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UWF's MyStory Griot Project: Nicole Allen

Courtesy Photo
Nicole Allen

Earlier this year, the University of West Florida College of Arts, Social Sciences and Humanities (CASSH) and the CASSH Workgroup on Race, Ethnicity and Belonging launched the MyStory Griot Project in an effort to create a space for the campus community to share and discuss their experiences.

Today, WUWF is highlighting one of the stories that’s been collected.

"Hi, I’m Nicole Allen and this is MyStory: Discrimination Through the Eyes of a Brown Asian,” she begins.

At the center of Allen’s story is her mother, who, she recalls, used to “ritualistically apply bleach to her skin as one of her nightly regimens.”

“As a little girl, I intently observed her beauty routine, without fully comprehending the purpose or motivation behind each step,” she said.

“I loved her black hair, brown eyes and the hue and texture of her dark brown skin. My mother, however, deemed her appearance unworthy, an indoctrinated, colorist, and racist notion she grew up believing; fostered from a culture of white-worshipping and perpetuated after moving to the United States.”

Allen’s mom is an immigrant from the Philippines. Her late father was White; so White, she says, that he often referred to himself as translucent.

“He was a charming jokester, but far from the picture-perfect father or husband. I can recall him commenting on my mother’s native language, Tagalog, comparing it to the sound of a clucking hen,” she remembered.

“Attempting to camouflage his discrimination with humor, my father consistently belittled my mother by wielding her culture as a weapon.”

In combination with the discrimination she witnessed at home, Allen recounts being one of just three brown children in her hometown’s entire K-12 school. She says it made her feel like an “imperfection in a flawless sea of White.”

“Desperate to look, act, and be revered as much as the blond-haired, blue-eyed girls in my class, I formed an internalized prejudice towards my own race,” Allen admitted.

“I made constant attempts to make friends with those children I believed embodied the ideal characteristics, only to become a willing accessory in their own blooming prejudices.”

In elementary school, she remembers her peers pulling her hair, while imitating Native warrior cries and calling her Pocahontas. On particularly vile days, she says they placed gum in her hair.

“In sixth grade, they stuck with the Disney Princess theme and advanced their racial comparisons from Pocahontas to Mulan; transitioning from aggressively pulling my hair to tauntingly pulling back their eyelids. Honestly, thinking back, I was impressed they finally got the continent correct.”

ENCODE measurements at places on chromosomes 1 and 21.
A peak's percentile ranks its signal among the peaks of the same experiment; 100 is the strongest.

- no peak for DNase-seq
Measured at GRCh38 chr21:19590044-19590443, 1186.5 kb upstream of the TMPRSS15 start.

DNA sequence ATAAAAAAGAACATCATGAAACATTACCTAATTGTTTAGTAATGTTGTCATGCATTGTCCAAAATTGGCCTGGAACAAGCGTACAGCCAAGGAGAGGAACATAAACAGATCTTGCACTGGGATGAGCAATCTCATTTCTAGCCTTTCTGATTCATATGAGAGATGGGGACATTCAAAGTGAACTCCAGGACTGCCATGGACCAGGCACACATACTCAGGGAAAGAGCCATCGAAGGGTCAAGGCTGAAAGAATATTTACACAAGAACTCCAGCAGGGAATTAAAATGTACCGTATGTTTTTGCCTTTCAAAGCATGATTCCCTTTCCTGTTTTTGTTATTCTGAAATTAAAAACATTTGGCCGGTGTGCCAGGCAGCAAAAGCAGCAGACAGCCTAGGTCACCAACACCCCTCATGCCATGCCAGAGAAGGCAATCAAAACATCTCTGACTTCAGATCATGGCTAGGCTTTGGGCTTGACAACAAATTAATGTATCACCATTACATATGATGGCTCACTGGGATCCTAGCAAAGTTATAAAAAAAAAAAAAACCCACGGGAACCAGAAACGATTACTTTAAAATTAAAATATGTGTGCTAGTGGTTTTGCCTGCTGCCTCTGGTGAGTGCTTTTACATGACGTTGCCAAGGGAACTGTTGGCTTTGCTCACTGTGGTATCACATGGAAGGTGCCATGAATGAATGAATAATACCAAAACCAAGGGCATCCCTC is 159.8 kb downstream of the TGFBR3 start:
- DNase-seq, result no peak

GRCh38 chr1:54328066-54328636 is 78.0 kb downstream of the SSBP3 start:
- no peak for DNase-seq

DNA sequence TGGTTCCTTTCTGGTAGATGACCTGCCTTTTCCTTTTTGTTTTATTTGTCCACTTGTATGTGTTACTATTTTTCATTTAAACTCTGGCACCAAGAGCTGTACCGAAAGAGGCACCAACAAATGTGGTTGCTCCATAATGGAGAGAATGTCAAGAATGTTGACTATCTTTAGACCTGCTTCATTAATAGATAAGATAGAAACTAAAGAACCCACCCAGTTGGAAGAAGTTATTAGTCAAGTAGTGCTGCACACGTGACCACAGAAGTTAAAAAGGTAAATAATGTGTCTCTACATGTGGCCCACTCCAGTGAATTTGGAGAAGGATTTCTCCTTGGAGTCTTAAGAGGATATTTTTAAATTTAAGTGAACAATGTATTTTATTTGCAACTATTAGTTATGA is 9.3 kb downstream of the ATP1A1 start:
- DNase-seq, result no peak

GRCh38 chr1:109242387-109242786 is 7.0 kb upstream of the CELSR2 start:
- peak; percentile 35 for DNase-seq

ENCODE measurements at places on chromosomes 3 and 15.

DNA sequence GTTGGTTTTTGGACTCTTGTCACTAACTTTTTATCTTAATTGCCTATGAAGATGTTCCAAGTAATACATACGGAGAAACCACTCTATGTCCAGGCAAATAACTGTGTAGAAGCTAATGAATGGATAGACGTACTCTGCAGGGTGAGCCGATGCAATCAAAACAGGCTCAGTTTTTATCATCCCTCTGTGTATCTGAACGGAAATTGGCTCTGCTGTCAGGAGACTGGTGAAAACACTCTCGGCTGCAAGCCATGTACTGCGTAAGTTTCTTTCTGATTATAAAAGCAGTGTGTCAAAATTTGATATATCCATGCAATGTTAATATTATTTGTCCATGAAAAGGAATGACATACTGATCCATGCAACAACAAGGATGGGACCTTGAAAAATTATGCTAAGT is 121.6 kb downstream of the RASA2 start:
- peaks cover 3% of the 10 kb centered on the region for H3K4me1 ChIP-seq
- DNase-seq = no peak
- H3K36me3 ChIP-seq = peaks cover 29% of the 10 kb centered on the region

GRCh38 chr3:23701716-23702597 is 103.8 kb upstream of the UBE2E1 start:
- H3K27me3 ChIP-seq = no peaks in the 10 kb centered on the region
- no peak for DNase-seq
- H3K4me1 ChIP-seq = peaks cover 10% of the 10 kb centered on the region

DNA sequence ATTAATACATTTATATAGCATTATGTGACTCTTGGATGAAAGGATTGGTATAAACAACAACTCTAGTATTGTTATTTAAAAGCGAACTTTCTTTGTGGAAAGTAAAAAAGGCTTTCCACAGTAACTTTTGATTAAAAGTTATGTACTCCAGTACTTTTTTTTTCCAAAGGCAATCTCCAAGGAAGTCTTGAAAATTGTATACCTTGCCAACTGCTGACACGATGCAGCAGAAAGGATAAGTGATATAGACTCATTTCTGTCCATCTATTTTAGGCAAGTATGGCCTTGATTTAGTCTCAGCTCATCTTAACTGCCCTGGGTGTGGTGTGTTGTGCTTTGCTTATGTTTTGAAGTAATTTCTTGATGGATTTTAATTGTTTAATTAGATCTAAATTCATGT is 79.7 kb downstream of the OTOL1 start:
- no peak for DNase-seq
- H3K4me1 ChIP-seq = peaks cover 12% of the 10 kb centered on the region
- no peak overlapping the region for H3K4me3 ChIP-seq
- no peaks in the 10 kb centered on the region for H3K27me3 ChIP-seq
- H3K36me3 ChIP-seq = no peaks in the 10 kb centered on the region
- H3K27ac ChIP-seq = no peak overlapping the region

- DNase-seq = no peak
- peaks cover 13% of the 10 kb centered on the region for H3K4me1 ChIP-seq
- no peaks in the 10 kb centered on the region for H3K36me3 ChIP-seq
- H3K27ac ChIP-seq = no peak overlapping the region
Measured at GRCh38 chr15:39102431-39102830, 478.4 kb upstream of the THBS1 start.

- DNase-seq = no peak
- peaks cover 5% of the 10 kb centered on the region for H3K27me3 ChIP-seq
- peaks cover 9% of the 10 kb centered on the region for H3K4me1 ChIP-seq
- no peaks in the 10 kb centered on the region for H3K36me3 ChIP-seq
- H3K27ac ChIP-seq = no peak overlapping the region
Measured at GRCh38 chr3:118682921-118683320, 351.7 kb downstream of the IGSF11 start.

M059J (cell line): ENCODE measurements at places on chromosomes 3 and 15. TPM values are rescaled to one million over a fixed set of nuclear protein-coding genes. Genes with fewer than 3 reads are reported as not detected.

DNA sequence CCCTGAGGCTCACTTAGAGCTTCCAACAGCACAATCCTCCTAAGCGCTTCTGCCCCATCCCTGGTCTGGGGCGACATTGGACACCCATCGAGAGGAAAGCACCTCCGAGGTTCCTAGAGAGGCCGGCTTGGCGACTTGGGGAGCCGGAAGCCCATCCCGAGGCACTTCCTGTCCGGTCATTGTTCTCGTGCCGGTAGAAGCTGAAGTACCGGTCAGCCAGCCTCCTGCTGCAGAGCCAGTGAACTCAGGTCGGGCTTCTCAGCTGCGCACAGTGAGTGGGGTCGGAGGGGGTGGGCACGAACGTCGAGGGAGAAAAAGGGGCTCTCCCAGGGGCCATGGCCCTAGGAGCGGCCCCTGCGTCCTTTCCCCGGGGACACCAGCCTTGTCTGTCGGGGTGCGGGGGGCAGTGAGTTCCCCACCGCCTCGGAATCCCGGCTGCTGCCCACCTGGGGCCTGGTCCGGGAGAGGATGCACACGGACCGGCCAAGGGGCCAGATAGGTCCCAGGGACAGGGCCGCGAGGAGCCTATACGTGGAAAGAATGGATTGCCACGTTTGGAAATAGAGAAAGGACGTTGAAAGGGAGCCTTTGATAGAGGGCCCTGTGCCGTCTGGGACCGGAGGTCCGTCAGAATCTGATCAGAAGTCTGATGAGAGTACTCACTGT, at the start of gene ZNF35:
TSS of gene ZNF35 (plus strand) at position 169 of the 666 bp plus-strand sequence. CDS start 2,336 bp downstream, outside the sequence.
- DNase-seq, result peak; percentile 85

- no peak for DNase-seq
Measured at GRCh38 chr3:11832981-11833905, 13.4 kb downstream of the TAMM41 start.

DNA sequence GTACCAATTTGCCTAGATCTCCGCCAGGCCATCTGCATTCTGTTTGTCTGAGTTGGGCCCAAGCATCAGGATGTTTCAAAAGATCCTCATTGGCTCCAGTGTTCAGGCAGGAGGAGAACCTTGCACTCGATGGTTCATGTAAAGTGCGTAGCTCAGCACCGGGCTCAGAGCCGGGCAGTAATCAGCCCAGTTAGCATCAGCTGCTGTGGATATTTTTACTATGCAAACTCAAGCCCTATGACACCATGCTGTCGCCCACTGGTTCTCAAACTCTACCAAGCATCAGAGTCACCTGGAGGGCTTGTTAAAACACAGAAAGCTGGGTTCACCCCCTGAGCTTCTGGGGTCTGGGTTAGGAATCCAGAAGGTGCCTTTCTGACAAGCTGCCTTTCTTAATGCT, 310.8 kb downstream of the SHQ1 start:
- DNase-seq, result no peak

Disappointingly, Allen said she could not remember a time when a teacher intervened on her behalf.

Early in her life, she decided to keep her circle small, subconsciously pushing people away and acting as if she was tough and unfazed. It started to become a self-fulfilling prophecy.

But, the reality was that she was affected.

“When I was in my 20s, a beloved family member joked that I should go back to the rice field. While I believe that comment was intended to be satirical, it set off an internal alarm and I reverted to that little brown girl, wondering where I fit in the world” she said, acknowledging the pain. “It was that day that I took down my wall.”

Allen says it’s been 20 years since her father’s passing, and says she and her mother have just begun to dialogue about their experiences at home.

With time, she now understands the battles her Filipino mother fought against racial discrimination — inside and outside their home.

Today, she notes that her mother no longer bleaches her skin; so things are better.

But, she notes some of those destructive thoughts of the past remain.

“Ugh, I’m getting so dark,” Allen quotes her mother as saying after a day in the sun. “Stop, we’re beautiful just the way we are,” she says of her reply. “But, in those words, I’m not only trying to convince her, but myself.”

Nicole Allen, sharing her story of “Discrimination Through the Eyes of a Brown Asian,” part of the UWF My Story Griot Project.

To find out more, follow the links to UWF’s MyStory Griot Project and the UWF CASSH Workgroup on Race, Ethnicity and Belonging.

Sandra Averhart has been News Director at WUWF since 1996. Her first job in broadcasting was with (then) Pensacola radio station WOWW107-FM, where she worked 11 years. Sandra, who is a native of Pensacola, earned her B.S. in Communication from Florida State University.